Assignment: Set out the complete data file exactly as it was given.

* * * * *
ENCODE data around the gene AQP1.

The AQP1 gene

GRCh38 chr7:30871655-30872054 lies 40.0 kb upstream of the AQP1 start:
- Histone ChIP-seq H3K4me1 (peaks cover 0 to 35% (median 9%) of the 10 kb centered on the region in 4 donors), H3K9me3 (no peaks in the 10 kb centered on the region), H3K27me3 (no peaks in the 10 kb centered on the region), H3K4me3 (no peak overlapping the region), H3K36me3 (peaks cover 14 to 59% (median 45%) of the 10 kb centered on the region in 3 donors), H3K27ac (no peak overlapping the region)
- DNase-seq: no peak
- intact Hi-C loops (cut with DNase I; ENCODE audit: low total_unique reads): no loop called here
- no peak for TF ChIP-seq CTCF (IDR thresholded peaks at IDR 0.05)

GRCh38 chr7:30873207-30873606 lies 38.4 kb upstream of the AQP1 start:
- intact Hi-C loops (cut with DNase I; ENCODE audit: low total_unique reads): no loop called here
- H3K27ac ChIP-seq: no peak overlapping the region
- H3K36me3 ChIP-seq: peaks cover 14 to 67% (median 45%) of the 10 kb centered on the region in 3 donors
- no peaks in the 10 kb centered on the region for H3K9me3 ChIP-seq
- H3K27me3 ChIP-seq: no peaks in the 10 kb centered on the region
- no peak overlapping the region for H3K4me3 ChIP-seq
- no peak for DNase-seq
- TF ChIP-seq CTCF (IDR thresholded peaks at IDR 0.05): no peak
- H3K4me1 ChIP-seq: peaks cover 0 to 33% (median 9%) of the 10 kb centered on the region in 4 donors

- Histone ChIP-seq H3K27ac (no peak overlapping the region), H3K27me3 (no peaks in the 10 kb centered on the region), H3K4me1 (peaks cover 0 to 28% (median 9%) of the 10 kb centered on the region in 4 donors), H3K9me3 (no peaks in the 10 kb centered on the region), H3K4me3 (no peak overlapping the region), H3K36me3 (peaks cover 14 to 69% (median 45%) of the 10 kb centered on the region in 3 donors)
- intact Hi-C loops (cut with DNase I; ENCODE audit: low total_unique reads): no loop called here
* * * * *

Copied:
ENCODE data around the gene AQP1.

The AQP1 gene

GRCh38 chr7:30871655-30872054 lies 40.0 kb upstream of the AQP1 start:
- Histone ChIP-seq H3K4me1 (peaks cover 0 to 35% (median 9%) of the 10 kb centered on the region in 4 donors), H3K9me3 (no peaks in the 10 kb centered on the region), H3K27me3 (no peaks in the 10 kb centered on the region), H3K4me3 (no peak overlapping the region), H3K36me3 (peaks cover 14 to 59% (median 45%) of the 10 kb centered on the region in 3 donors), H3K27ac (no peak overlapping the region)
- DNase-seq: no peak
- intact Hi-C loops (cut with DNase I; ENCODE audit: low total_unique reads): no loop called here
- no peak for TF ChIP-seq CTCF (IDR thresholded peaks at IDR 0.05)

GRCh38 chr7:30873207-30873606 lies 38.4 kb upstream of the AQP1 start:
- intact Hi-C loops (cut with DNase I; ENCODE audit: low total_unique reads): no loop called here
- H3K27ac ChIP-seq: no peak overlapping the region
- H3K36me3 ChIP-seq: peaks cover 14 to 67% (median 45%) of the 10 kb centered on the region in 3 donors
- no peaks in the 10 kb centered on the region for H3K9me3 ChIP-seq
- H3K27me3 ChIP-seq: no peaks in the 10 kb centered on the region
- no peak overlapping the region for H3K4me3 ChIP-seq
- no peak for DNase-seq
- TF ChIP-seq CTCF (IDR thresholded peaks at IDR 0.05): no peak
- H3K4me1 ChIP-seq: peaks cover 0 to 33% (median 9%) of the 10 kb centered on the region in 4 donors

- Histone ChIP-seq H3K27ac (no peak overlapping the region), H3K27me3 (no peaks in the 10 kb centered on the region), H3K4me1 (peaks cover 0 to 28% (median 9%) of the 10 kb centered on the region in 4 donors), H3K9me3 (no peaks in the 10 kb centered on the region), H3K4me3 (no peak overlapping the region), H3K36me3 (peaks cover 14 to 69% (median 45%) of the 10 kb centered on the region in 3 donors)
- intact Hi-C loops (cut with DNase I; ENCODE audit: low total_unique reads): no loop called here